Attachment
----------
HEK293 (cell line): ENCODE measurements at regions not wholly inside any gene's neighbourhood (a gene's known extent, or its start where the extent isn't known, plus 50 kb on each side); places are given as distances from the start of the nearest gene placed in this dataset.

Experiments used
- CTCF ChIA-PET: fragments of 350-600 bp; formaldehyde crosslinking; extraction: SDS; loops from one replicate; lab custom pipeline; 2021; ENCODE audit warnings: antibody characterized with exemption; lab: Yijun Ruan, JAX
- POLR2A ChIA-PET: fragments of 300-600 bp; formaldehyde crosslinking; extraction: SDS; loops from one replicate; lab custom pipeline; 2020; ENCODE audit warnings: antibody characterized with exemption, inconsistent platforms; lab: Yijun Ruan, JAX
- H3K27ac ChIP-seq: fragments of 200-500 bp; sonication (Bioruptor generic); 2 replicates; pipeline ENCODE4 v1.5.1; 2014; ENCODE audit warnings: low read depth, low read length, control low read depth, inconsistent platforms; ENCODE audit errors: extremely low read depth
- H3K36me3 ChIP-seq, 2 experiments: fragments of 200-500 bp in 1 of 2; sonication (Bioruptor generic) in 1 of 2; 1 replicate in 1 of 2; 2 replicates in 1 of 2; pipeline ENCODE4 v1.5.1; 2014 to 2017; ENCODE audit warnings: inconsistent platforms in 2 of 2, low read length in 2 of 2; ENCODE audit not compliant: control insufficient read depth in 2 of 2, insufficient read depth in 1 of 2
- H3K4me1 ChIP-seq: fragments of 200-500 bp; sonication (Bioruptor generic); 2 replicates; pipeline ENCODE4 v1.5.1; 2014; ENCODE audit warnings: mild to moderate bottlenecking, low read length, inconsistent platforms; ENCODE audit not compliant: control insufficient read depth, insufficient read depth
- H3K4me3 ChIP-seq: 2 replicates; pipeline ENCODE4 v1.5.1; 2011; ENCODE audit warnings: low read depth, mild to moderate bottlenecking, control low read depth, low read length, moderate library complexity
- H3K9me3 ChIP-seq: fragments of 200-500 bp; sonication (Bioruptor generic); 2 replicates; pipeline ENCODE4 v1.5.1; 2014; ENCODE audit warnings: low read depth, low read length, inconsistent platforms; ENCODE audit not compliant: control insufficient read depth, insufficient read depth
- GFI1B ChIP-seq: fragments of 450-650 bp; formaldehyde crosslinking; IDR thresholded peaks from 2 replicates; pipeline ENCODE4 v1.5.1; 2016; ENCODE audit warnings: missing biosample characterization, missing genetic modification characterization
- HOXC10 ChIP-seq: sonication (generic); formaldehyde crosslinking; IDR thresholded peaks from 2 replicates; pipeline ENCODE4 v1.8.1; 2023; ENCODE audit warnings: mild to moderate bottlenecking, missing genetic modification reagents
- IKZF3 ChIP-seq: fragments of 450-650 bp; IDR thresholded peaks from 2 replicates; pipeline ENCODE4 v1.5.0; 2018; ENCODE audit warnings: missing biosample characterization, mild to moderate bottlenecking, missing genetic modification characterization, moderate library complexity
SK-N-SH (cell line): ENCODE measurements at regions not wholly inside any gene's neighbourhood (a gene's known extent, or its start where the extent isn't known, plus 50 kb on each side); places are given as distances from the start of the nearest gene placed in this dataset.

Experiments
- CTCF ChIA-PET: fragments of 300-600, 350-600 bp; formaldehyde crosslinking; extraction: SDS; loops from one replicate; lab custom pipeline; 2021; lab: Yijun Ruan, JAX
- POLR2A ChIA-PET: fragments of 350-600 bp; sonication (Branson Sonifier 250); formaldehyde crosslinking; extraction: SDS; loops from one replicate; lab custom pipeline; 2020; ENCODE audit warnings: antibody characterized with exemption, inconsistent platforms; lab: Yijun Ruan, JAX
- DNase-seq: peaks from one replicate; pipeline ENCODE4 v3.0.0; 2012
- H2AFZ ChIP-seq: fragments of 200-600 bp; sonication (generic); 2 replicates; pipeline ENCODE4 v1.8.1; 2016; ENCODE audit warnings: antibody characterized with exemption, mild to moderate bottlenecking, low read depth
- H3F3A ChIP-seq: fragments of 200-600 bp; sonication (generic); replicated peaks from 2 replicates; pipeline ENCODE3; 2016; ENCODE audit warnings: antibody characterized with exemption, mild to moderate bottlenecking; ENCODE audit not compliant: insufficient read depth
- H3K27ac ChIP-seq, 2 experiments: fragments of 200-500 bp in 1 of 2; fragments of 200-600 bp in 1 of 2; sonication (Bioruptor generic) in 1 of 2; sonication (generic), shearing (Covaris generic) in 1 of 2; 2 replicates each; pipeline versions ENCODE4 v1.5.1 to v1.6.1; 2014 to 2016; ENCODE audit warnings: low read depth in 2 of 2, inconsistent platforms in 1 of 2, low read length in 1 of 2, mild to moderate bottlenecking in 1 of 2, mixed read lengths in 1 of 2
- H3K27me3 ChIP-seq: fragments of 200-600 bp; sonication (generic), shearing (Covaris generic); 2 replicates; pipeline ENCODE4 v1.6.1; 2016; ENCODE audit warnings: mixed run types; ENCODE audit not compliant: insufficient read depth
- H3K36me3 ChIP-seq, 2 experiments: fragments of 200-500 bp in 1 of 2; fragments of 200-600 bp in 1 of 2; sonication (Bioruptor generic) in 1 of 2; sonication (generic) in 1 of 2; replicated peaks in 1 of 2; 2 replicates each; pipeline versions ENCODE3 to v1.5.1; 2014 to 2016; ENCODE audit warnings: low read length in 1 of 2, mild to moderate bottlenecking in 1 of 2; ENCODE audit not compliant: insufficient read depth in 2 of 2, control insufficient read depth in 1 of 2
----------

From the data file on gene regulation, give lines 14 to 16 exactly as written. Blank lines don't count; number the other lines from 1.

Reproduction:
Experiments
- CTCF ChIA-PET: fragments of 300-600, 350-600 bp; formaldehyde crosslinking; extraction: SDS; loops from one replicate; lab custom pipeline; 2021; lab: Yijun Ruan, JAX
- POLR2A ChIA-PET: fragments of 350-600 bp; sonication (Branson Sonifier 250); formaldehyde crosslinking; extraction: SDS; loops from one replicate; lab custom pipeline; 2020; ENCODE audit warnings: antibody characterized with exemption, inconsistent platforms; lab: Yijun Ruan, JAX